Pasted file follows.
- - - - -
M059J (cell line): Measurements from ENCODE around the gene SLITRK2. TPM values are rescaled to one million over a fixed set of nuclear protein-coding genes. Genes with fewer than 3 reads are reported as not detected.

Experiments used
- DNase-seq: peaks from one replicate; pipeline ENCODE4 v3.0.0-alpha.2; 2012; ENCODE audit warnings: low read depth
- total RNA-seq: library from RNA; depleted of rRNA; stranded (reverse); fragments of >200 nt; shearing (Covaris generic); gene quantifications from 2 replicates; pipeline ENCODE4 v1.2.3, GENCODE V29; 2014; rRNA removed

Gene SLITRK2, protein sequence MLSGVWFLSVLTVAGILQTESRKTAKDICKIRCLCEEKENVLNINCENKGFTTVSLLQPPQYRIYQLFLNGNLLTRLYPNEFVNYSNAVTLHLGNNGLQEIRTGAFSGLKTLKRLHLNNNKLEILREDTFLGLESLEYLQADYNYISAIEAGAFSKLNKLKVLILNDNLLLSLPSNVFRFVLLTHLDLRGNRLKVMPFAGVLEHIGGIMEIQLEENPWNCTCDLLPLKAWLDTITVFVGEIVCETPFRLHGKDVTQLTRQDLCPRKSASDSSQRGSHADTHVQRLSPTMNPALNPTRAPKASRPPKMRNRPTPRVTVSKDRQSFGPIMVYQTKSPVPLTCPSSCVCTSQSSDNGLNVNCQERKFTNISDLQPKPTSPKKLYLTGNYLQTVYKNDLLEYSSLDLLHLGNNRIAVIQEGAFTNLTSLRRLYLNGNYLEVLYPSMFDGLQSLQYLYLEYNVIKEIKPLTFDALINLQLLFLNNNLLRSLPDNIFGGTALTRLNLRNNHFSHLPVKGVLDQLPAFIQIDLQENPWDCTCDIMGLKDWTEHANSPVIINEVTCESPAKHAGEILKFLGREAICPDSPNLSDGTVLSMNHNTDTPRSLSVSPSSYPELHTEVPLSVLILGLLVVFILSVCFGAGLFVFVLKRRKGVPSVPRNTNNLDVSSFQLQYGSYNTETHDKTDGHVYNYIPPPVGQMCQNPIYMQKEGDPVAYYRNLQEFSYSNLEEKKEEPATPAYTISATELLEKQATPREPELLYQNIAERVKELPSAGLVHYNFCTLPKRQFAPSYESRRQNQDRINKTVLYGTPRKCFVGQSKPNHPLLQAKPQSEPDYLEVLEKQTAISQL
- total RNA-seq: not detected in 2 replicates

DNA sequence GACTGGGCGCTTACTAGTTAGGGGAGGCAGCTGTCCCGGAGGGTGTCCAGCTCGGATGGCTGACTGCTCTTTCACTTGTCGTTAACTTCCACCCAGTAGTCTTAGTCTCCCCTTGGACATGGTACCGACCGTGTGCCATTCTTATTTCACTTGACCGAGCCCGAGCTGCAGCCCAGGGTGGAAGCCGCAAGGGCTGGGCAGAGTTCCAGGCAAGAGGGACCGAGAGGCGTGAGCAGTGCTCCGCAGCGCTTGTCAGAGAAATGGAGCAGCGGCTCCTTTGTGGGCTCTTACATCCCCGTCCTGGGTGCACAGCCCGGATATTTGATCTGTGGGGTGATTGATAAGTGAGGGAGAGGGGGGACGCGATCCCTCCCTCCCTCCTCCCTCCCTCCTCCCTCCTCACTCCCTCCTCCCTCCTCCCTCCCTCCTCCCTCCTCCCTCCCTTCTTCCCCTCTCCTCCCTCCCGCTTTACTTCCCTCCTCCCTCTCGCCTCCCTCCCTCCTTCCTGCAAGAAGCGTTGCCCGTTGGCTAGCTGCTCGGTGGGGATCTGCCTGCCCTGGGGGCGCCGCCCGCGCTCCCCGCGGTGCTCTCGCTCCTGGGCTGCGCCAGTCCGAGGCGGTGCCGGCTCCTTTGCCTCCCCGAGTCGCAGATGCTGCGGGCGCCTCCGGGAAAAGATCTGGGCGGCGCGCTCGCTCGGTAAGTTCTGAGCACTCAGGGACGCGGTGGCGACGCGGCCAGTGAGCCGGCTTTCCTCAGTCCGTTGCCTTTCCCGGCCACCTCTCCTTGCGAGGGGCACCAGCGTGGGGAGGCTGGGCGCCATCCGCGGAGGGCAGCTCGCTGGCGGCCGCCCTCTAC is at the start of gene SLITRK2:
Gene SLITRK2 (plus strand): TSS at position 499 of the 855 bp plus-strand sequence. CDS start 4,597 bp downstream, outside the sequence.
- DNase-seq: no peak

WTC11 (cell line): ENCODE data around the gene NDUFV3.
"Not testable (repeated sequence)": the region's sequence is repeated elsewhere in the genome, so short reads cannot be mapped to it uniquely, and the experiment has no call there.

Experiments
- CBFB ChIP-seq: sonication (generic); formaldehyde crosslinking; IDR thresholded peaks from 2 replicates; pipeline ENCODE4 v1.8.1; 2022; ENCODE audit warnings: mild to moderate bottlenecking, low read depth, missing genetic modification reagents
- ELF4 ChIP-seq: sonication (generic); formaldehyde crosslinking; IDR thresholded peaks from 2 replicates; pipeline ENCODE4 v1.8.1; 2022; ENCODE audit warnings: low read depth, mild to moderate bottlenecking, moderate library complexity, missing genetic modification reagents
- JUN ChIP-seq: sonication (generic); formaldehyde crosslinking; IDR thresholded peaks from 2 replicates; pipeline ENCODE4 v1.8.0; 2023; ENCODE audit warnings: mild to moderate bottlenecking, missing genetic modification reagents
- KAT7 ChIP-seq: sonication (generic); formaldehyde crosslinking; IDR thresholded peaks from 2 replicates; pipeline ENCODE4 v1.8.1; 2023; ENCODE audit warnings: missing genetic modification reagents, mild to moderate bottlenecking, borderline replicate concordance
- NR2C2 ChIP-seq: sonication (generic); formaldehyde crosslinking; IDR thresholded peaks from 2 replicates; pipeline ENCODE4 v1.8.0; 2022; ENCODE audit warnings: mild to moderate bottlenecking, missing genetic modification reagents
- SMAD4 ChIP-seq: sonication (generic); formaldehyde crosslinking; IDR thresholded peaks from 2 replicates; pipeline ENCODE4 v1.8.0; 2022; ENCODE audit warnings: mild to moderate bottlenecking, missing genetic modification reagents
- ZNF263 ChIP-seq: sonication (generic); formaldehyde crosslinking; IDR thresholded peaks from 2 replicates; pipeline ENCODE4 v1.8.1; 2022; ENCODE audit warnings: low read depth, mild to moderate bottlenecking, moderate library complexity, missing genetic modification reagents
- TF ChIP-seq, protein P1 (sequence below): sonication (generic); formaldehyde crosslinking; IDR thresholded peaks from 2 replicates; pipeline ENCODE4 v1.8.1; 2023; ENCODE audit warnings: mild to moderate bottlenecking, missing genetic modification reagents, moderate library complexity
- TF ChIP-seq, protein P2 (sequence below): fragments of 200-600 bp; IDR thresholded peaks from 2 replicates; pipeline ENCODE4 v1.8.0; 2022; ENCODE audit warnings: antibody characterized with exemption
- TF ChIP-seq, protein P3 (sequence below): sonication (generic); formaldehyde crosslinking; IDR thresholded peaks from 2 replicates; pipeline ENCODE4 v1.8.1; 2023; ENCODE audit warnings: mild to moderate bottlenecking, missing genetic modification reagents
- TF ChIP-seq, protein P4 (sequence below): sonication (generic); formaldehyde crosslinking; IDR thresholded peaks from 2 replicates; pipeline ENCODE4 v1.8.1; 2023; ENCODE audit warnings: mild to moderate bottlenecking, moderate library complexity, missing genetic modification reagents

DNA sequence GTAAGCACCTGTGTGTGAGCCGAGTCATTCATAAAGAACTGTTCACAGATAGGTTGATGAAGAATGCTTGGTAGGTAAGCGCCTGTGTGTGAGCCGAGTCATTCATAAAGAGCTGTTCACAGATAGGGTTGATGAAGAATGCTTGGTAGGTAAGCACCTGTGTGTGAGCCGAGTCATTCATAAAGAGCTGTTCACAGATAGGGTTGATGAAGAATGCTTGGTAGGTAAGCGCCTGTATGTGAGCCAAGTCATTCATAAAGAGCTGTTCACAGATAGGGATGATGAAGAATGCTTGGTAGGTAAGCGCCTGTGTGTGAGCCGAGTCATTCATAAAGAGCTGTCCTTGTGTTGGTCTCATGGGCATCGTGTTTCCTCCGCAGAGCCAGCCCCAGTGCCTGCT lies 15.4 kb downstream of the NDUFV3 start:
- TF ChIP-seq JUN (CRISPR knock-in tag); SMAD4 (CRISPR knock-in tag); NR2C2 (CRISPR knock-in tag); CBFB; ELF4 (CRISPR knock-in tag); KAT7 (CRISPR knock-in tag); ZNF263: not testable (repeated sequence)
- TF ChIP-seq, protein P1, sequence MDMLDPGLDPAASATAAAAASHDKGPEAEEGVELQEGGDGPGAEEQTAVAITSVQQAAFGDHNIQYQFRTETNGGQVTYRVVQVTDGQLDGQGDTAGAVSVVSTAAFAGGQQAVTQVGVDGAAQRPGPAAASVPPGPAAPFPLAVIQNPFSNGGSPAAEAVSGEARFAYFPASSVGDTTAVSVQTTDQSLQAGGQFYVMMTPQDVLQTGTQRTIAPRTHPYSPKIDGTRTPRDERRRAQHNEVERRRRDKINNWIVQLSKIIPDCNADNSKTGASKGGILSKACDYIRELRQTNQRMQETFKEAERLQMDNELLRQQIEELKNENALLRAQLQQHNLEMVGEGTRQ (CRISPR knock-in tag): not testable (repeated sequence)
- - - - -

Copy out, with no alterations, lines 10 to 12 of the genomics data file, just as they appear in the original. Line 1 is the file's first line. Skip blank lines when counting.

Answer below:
WTC11 (cell line): ENCODE data around the gene NDUFV3.
"Not testable (repeated sequence)": the region's sequence is repeated elsewhere in the genome, so short reads cannot be mapped to it uniquely, and the experiment has no call there.

Experiments